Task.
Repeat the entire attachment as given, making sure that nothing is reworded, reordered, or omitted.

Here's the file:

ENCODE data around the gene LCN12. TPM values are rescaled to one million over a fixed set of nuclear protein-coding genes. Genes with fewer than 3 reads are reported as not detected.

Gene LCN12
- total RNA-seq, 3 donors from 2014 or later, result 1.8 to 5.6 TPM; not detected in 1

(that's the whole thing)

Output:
ENCODE data around the gene LCN12. TPM values are rescaled to one million over a fixed set of nuclear protein-coding genes. Genes with fewer than 3 reads are reported as not detected.

Gene LCN12
- total RNA-seq, 3 donors from 2014 or later, result 1.8 to 5.6 TPM; not detected in 1